Chinese state media posits that China’s strategic position in the seas will be buttressed with the anticipated integration of the KJ-600 into People’s Liberation Army Navy (PLAN) operations, allowing it to improve its aerial command and maritime surveillance capabilities.

Chinese experts predicted that the carrier-based early warning aircraft will soon make an official appearance after the PLA Navy’s carrier-based J-15 fighters conducted a training exercise last month with early warning aircraft — albeit with a variant currently based only on land but not on aircraft carriers.

Early warning aircraft are crucial power amplifiers that can gather a lot of data, evaluate it, and provide missions to other combat units. They can also detect, track, monitor, and direct attacks against targets.

The three early warning aircraft types now operated by PLA are the KJ-2000, which has a turbofan engine, the KJ-200 and KJ-500, which have turboprop engines, and the KJ-500. These aircraft are intended to operate from airfields rather than aircraft carriers.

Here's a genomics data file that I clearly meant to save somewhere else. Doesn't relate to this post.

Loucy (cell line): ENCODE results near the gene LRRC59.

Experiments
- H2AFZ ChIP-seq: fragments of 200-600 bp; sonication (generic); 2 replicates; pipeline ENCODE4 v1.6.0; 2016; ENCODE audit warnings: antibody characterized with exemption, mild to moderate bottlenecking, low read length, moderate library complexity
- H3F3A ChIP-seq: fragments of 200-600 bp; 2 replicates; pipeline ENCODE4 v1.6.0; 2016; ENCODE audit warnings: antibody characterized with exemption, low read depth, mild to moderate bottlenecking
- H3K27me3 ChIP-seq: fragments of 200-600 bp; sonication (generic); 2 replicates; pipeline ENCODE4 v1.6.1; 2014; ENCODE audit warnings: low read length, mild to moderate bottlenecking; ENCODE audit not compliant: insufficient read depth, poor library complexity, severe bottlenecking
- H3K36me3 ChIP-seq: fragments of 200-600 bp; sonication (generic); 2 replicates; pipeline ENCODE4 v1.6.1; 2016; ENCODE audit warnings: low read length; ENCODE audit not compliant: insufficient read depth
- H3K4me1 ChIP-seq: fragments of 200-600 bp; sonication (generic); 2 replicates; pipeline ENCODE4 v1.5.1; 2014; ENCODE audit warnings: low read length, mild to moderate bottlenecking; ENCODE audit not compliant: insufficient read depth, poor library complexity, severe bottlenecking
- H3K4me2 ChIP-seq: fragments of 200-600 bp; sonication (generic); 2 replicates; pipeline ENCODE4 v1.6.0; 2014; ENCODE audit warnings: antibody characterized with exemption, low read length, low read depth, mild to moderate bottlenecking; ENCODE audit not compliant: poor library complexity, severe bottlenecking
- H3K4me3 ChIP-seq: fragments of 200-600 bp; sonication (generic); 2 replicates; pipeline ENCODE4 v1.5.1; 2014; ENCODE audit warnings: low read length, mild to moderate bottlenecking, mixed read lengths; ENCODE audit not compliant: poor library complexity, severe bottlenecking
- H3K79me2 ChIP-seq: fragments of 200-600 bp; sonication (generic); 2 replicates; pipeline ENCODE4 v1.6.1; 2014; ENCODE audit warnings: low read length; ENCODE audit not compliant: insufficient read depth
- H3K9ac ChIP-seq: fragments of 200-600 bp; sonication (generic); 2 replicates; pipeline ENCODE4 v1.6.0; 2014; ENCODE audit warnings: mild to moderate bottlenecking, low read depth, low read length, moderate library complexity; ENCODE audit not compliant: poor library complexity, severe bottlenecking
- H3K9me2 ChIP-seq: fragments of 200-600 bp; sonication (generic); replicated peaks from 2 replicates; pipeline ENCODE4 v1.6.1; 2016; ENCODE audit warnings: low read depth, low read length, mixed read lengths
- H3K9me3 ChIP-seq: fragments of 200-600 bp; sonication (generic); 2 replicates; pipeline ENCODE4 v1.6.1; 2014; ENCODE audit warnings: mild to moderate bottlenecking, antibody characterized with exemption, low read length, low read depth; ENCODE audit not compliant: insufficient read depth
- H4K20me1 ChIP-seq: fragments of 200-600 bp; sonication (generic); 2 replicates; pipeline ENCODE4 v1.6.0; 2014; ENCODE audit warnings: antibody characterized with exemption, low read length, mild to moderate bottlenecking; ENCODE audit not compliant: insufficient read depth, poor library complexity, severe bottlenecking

Chinese analysts underscored that carriers require their early warning systems when operating at great distances from land since the land-based early warning aircraft can only help carrier-based fighters when operating close to the land and not when sailing in the far seas.

With tensions raging in the Indo-Pacific and any potential conflict involving China predicted to take place over the seas, a carrier-based AEW&C aircraft could be the key to conducting operations against the adversary. Experts pointed out that coordination between carrier-based fighter jets and early warning aircraft will speed up upgrading combat capabilities.

What Do We Know About KJ-600?

Like other well-known Chinese aircraft programs, the KJ-600 is little known, save from infrequent sightings reported on China’s severely restricted Internet.